With the latter, personal liberties were often brought into question, as numerous voices felt that the policies mandating mask-wearing, travel restrictions and social distinction infringed on their constitutional and natural rights. "Draconian" and "fascist" were some of the more common terms used by dissenting groups to decry these new norms; abiding individuals meanwhile treated as brainwashed and subsequently stigmatised. The advent of drastic change, regardless of its intent, was seen as something to marshall against, particularly through the expression of force.
In Roland Emmerich's 1998 reimagining of the King of Monsters, the pivotal point which sees Godzilla's transformation into an antagonist is the direct result of a trigger-happy American military. The inability to accept something that exists outside the accepted sphere of control is what's responsible for the ensuing chaos, which in this case is a score of semi-demolished buildings throughout Manhattan. It is here that we see a distinct parallel between what occurred on the silver screen and in real life – the flouting of and disregard for safety measures resulted in several Western countries reporting record-level infection cases on a daily basis and also contributed to secondary waves of infections.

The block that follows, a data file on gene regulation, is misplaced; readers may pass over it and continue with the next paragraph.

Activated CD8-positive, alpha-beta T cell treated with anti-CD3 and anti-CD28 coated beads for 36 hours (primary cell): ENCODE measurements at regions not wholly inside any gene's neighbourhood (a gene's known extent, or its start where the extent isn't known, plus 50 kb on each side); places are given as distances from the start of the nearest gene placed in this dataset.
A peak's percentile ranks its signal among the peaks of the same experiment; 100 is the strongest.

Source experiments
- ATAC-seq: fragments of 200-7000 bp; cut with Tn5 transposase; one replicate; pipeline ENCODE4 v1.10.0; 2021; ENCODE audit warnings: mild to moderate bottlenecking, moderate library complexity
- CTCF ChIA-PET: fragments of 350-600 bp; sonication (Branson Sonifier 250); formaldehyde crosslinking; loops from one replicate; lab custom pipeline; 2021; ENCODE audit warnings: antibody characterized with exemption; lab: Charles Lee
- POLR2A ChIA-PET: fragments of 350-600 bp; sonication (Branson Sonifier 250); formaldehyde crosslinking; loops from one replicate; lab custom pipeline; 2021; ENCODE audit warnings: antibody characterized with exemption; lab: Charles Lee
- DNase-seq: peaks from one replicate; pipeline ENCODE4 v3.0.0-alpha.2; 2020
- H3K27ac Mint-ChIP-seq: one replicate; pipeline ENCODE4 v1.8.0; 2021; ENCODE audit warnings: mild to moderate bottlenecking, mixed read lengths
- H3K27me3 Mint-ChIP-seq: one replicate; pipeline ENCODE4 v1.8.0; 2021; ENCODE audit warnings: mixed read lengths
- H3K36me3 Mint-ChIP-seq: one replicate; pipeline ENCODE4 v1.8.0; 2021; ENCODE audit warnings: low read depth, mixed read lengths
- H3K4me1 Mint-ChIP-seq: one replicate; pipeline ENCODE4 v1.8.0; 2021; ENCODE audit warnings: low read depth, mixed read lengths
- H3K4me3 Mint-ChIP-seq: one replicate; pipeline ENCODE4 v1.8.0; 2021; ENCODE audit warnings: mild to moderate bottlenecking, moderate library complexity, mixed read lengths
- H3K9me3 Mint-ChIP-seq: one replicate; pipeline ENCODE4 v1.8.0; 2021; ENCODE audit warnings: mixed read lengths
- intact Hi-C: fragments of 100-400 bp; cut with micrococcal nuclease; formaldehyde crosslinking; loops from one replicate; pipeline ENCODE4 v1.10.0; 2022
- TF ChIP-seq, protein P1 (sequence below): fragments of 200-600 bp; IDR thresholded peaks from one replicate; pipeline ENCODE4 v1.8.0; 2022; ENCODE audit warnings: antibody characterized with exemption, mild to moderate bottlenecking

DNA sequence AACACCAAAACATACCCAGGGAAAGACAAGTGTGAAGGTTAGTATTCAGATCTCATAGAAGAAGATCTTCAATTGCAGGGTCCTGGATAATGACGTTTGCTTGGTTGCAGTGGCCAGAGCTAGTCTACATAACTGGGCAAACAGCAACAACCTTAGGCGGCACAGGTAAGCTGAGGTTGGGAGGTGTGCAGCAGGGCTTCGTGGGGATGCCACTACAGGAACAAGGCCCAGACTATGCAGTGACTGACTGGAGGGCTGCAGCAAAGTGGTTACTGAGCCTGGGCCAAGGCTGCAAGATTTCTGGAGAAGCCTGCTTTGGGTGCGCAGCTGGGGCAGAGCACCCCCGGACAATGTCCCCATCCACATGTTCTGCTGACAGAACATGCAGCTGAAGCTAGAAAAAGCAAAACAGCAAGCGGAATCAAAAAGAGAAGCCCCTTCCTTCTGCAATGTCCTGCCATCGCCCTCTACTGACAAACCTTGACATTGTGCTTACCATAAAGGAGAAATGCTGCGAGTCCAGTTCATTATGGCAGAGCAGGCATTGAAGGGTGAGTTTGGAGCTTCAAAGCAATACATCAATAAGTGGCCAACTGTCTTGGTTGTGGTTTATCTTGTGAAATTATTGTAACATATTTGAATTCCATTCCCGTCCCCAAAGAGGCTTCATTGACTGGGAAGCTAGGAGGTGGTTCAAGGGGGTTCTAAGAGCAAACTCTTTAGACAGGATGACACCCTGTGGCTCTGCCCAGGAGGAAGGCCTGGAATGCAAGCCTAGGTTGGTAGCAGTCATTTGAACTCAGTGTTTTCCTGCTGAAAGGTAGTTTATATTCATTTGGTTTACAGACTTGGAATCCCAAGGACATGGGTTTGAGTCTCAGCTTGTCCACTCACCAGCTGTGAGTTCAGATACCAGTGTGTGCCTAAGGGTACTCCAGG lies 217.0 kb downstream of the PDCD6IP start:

When compared to its Western counterpart, the contrast in the East Asian response is more than palpable. While the characters in the original Godzilla (1954) did attempt to fight back, the premise of the film recognised humanity's role in antagonising the monster (and the resultant radioactive fallout). The final act centred on the protagonist's self-sacrifice, both as an act symbolising penance and a means to prevent future tragedies of a similar nature. Likewise, many Asians were receptive towards the new policies. Despite some initial misgivings, the overall sentiment was that it was far more beneficial to accept an uncomfortable present for the sake of a better future. It could also be posited (albeit unlikely) that there may have been an element of collective guilt amongst the ethnic Chinese that motivated their actions, as the virus' origin was traced to Wuhan, China. If true, it stands to reason that these individuals sought atonement, or at the very least to avoid impeding recovery.